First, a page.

Natural Products Genomics: A novel approach for the discovery of anti-cancer therapeutics

N. R. Monks, B. Li, S. Gunjan, D. T. Rogers, M. Kulshrestha, D. L. Falcone, J. M. Littleton

Research output: Contribution to journalArticlepeer-review

11 Scopus citations


Plants continue to retain some advantages over combinatorial chemistry as sources of novel compounds, for example, they can generate metabolites with a complexity beyond synthetic chemistry. However, this comes with its own problems in production and synthetic modification of these compounds. Natural Products Genomics (NPG) aims to access the plants own genomic capacity to increase yields, and modify complex bioactive metabolites, to alleviate these limitations. NPG uses a combination of gain of function mutagenesis and selection to a) mimic the evolution of novel compounds in plants, and b) to increase yields of known bioactive metabolites. This process is performed rapidly at the cell culture level in large populations of mutants. Two examples demonstrating proof of concept in Nicotiana tabacum (tobacco) and proof of application in the medicinal plant species Catharanthus roseus, are included to illustrate the feasibility of this approach. This biotechnology platform may alter the way in which plant drug discovery is perceived by the pharmaceutical industry, and provides an alternative to combinatorial chemistry for the discovery, modification and production of highly complex bioactive molecules.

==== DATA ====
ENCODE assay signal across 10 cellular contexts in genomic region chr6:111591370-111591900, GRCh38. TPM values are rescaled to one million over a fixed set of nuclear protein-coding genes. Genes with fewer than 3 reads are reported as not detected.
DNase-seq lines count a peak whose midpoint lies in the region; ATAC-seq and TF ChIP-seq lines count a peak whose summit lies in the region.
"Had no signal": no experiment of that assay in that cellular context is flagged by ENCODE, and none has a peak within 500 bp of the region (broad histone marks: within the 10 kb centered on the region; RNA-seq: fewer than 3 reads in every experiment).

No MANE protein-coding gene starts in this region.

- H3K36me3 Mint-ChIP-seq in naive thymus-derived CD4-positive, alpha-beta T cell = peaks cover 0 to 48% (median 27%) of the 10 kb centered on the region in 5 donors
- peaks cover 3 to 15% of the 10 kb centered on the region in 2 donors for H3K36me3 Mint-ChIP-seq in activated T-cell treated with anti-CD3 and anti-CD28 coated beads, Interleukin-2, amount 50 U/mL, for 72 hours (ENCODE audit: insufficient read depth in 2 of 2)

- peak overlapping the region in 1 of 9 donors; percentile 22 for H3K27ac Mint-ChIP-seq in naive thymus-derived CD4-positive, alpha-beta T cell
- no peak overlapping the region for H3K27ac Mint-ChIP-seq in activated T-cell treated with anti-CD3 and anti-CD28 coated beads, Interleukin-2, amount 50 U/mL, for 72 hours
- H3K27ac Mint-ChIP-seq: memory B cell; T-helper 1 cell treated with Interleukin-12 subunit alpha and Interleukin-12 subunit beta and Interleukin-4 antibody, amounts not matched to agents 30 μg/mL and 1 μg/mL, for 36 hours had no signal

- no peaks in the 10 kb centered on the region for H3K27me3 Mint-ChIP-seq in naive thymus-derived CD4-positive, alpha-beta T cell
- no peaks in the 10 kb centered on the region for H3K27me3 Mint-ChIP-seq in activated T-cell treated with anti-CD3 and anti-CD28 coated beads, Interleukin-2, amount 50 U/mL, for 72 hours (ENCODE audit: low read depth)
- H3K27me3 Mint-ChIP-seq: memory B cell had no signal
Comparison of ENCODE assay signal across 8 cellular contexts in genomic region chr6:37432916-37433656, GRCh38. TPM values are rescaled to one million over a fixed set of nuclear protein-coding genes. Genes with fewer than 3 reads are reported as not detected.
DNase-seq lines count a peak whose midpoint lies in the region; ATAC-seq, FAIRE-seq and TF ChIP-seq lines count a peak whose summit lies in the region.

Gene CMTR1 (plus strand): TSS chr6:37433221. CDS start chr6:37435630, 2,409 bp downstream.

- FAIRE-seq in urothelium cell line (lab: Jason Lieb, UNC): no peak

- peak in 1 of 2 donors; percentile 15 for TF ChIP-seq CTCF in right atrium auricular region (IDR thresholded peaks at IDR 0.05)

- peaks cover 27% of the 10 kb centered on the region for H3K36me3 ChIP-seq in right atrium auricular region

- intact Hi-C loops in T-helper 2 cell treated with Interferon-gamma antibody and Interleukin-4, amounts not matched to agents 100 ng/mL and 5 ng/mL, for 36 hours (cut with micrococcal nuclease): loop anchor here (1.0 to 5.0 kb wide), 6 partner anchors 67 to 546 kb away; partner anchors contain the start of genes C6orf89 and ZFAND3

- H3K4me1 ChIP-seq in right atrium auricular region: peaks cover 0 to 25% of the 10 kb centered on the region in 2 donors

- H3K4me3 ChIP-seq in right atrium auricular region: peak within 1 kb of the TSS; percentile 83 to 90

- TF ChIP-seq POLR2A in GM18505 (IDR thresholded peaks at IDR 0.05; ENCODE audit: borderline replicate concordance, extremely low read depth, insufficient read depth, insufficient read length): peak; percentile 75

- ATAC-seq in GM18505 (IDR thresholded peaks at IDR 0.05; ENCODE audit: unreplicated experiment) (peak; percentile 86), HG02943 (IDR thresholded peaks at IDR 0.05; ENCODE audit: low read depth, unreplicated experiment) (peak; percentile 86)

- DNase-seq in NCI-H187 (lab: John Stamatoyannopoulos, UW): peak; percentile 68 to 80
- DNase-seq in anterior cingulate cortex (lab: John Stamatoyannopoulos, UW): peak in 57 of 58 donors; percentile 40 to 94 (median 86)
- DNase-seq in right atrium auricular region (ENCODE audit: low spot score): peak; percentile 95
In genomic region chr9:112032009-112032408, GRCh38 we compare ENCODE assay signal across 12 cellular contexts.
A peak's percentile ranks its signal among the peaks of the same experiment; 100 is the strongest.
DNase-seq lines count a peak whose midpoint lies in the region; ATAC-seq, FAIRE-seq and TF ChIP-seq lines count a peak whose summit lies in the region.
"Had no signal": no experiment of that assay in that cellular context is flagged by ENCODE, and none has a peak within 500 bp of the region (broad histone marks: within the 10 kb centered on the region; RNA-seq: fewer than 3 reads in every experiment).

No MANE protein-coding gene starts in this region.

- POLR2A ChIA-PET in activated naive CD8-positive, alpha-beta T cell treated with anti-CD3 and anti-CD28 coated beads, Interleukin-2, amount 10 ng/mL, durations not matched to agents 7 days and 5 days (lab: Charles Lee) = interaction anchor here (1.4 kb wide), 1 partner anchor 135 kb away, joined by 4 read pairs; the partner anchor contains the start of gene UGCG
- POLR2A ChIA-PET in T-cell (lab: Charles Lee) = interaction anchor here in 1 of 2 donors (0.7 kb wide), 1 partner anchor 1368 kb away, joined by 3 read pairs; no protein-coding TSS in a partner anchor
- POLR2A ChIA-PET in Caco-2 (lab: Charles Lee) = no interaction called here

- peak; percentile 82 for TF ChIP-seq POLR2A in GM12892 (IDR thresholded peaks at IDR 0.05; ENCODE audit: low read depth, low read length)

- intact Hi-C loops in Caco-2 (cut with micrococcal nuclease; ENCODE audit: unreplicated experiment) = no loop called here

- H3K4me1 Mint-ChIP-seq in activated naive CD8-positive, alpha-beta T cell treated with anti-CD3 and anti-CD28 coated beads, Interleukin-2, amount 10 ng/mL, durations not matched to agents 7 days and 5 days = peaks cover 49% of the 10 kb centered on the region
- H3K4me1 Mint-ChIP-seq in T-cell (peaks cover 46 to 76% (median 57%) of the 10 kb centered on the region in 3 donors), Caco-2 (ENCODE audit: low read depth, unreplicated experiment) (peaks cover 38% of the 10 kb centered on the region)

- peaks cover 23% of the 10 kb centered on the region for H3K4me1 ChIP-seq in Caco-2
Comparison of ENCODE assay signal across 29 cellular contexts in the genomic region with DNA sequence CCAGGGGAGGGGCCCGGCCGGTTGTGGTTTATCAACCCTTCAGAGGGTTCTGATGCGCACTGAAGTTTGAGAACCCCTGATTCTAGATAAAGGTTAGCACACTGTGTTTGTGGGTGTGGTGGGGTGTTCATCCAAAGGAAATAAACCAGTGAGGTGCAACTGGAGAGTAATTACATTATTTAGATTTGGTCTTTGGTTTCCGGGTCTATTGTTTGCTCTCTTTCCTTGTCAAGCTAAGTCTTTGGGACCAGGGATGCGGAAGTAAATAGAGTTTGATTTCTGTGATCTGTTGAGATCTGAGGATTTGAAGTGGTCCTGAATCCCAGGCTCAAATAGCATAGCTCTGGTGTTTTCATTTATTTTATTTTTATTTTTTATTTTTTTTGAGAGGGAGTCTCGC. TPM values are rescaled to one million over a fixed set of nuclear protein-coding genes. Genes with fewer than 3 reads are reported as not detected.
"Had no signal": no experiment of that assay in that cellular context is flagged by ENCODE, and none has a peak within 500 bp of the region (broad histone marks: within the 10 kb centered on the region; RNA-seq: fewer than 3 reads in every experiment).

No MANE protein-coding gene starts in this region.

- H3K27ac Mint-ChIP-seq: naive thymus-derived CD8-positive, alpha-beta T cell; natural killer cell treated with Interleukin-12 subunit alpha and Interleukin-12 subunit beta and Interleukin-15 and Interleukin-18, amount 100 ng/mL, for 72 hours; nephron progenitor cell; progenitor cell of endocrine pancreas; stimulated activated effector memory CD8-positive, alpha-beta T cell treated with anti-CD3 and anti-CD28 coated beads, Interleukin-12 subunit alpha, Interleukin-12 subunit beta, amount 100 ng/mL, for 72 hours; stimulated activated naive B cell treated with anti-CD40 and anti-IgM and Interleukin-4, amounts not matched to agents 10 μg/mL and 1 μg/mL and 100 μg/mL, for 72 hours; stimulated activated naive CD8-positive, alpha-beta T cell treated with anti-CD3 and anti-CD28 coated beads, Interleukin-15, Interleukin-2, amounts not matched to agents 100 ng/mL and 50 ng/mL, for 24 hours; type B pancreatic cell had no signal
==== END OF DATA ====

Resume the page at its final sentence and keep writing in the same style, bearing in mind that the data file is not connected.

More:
Original languageEnglish
Pages (from-to)217-225
Number of pages9
JournalJournal of Pharmacological and Toxicological Methods
Issue number3
StatePublished - Nov 2011

Bibliographical note

Funding Information:
The authors would like to thank Dr Philippe Gros (Department of Biochemistry, McGill University, Montreal, Canada) for providing the isogenic HeLa cell lines (HeLa-pcDNA6 and HeLa-MRP1) and Patrick Richardson (Van Andel Research Institute) for his assistance with the statistical analysis.


  • Activation Tagging Mutagenesis
  • Directed elicitation
  • Directed evolution
  • High-Throughput Differential Screening
  • Natural Products Genomics
  • Vinca alkaloids

ASJC Scopus subject areas

  • Toxicology
  • Pharmacology


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